by offering some 700 overnight stays during the summer season, and enables the farm owners to make social contacts with visitors, more than half of whom come from outside Sweden. At another farm business in which the main activity was breeding beef animals and pigs, the owners began on-farm sales. This includes selling their own meat, as well as organic vegetable products, and strawberries produced in nearby farms. The farm also produces and sells flour from their own farm’s cereals, and strawberry jam whose production is being contracted out locally. The farm store, based in an old barn, has now been in operation for almost 20 years, and provides work for two employees, as well as additional part time work. Today, half of the total revenue from the farm comes from the shop. A more ambitious example concerns a family, previously involved in estate management, which decided to go into farming with a herd of some 250 sheep, and has since developed a diversified organic farm to meet the growing touristic demand. This includes cottage rental, their own butchery and meat processing unit, a farm store, a restaurant, and a distillery. Building up the distillery was a major investment. It received 50% funding from the Swedish Rural Development Program but the owners still had to deal with Swedish wine and spirits legislation that requires them to first sell their production to the Swedish wine monopoly and then buy it back to sell in their own farm restaurant! An equally ambitious, but somewhat different pattern of diversification is illustrated by a family farm with almost 1,000 animals, 400ha of arable land, 200ha of pasture, and 500ha of forest. When a major grain trader closed its local drying facility, they bought it to handle their own 2,000 ton annual production, selling the other half of the capacity to neighbouring farmers. They also diversified into the purchase and rental of farm machinery, as well as biogas production from the farm’s own manure. An investment in biogas of almost 700,000 euro should save the farm 40,000 euro in annual energy costs. However, the owners are upset that the investment received no subsidy, despite being the first biogas plant in the region. Regardless of this difficulty, the business continues to develop with a new joint venture with seven other dairy farmers to produce their ‘own brand’ milk and cream. In total the business employs 10 fulltime workers, including four family members, and part-timer during the growing season. Small-scale activities, such as the production of ‘niche market’ food products, also bring wider economic benefits too, as seen with the success of the annual ‘Oland harvest fair’ in the last week of September, which attracts more than 100,000 visitors. As in other areas in other countries, where local restaurants and shops do not always seem to exploit the potential of local products (as confirmed by the input-output results), farms are increasing their volumes of direct sales of a growing range of diverse food products to customers through fairs and other events. Today the region is one of the top five touristic destinations of Sweden. The most notable tourist attractions are ‘Glasriket’ in the southern part of the county which is where most of the famous Swedish glass industry is located, and ‘Astrid Lindgren’s World’ which is a fairy-tale park, based on 3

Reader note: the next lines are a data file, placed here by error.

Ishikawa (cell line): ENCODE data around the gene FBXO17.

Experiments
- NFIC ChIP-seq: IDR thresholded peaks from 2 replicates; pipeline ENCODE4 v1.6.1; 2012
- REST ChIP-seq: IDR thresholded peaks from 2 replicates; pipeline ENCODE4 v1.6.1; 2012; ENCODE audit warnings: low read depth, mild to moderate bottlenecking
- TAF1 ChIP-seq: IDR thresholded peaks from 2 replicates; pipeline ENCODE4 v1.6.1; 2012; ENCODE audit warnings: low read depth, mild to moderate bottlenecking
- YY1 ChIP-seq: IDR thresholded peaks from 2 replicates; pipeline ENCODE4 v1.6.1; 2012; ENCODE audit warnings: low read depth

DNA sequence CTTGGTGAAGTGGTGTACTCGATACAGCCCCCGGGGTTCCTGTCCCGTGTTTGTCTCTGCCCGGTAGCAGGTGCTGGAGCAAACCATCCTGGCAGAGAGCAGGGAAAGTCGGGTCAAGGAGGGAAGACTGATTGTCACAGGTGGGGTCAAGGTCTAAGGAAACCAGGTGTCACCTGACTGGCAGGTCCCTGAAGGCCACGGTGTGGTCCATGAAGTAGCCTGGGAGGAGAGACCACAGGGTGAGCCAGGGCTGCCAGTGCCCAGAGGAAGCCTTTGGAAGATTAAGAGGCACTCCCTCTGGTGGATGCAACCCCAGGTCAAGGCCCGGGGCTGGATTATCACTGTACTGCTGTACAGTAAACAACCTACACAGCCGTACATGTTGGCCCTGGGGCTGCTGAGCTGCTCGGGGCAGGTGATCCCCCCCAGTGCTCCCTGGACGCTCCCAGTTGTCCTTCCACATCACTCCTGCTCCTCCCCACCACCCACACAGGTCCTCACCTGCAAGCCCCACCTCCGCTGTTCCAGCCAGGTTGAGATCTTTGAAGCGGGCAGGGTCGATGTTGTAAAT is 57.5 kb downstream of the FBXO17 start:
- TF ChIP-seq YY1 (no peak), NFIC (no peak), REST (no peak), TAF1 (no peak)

the stories and characters in the novels of the famous Swedish author Astrid Lindgrens, located in the island of Öland. The widespread visual and environmental attractions of the region are widely recognised, and the same applies for its long coastline and famous heritage sites. As a consequence, overall diversification towards tourism, leisure and accommodation in Kalmar is estimated to have been some 30% faster than elsewhere in the country over the past decade, when during that time at national level the number of farm holdings that had other businesses associated with them had doubled.